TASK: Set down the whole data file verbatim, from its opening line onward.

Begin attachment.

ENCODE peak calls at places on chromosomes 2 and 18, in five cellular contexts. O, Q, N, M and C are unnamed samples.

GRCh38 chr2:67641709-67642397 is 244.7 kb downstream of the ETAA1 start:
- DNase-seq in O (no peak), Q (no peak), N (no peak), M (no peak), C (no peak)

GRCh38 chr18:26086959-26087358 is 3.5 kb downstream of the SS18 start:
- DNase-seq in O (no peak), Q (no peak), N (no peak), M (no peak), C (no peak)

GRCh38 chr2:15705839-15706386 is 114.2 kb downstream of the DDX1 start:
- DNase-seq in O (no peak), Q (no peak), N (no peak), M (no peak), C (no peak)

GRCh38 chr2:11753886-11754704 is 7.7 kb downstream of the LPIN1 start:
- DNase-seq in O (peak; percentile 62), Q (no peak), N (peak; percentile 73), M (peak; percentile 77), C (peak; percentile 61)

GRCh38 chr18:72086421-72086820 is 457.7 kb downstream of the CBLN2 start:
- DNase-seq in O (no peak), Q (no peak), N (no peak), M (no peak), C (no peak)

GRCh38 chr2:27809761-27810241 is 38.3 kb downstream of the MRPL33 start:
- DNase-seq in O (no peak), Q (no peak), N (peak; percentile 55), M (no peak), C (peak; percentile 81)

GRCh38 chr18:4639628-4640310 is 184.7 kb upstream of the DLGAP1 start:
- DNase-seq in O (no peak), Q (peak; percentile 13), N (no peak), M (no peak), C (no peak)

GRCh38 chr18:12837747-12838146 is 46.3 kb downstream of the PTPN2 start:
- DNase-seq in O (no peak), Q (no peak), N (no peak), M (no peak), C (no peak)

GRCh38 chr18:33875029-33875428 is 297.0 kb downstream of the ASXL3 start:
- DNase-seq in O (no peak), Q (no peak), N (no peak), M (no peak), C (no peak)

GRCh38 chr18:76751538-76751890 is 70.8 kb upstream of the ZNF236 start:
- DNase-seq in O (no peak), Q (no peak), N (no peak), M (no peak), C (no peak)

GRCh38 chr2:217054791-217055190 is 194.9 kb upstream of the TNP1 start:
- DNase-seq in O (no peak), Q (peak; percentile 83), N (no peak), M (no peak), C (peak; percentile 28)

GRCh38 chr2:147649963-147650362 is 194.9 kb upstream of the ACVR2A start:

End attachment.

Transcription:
ENCODE peak calls at places on chromosomes 2 and 18, in five cellular contexts. O, Q, N, M and C are unnamed samples.

GRCh38 chr2:67641709-67642397 is 244.7 kb downstream of the ETAA1 start:
- DNase-seq in O (no peak), Q (no peak), N (no peak), M (no peak), C (no peak)

GRCh38 chr18:26086959-26087358 is 3.5 kb downstream of the SS18 start:
- DNase-seq in O (no peak), Q (no peak), N (no peak), M (no peak), C (no peak)

GRCh38 chr2:15705839-15706386 is 114.2 kb downstream of the DDX1 start:
- DNase-seq in O (no peak), Q (no peak), N (no peak), M (no peak), C (no peak)

GRCh38 chr2:11753886-11754704 is 7.7 kb downstream of the LPIN1 start:
- DNase-seq in O (peak; percentile 62), Q (no peak), N (peak; percentile 73), M (peak; percentile 77), C (peak; percentile 61)

GRCh38 chr18:72086421-72086820 is 457.7 kb downstream of the CBLN2 start:
- DNase-seq in O (no peak), Q (no peak), N (no peak), M (no peak), C (no peak)

GRCh38 chr2:27809761-27810241 is 38.3 kb downstream of the MRPL33 start:
- DNase-seq in O (no peak), Q (no peak), N (peak; percentile 55), M (no peak), C (peak; percentile 81)

GRCh38 chr18:4639628-4640310 is 184.7 kb upstream of the DLGAP1 start:
- DNase-seq in O (no peak), Q (peak; percentile 13), N (no peak), M (no peak), C (no peak)

GRCh38 chr18:12837747-12838146 is 46.3 kb downstream of the PTPN2 start:
- DNase-seq in O (no peak), Q (no peak), N (no peak), M (no peak), C (no peak)

GRCh38 chr18:33875029-33875428 is 297.0 kb downstream of the ASXL3 start:
- DNase-seq in O (no peak), Q (no peak), N (no peak), M (no peak), C (no peak)

GRCh38 chr18:76751538-76751890 is 70.8 kb upstream of the ZNF236 start:
- DNase-seq in O (no peak), Q (no peak), N (no peak), M (no peak), C (no peak)

GRCh38 chr2:217054791-217055190 is 194.9 kb upstream of the TNP1 start:
- DNase-seq in O (no peak), Q (peak; percentile 83), N (no peak), M (no peak), C (peak; percentile 28)

GRCh38 chr2:147649963-147650362 is 194.9 kb upstream of the ACVR2A start: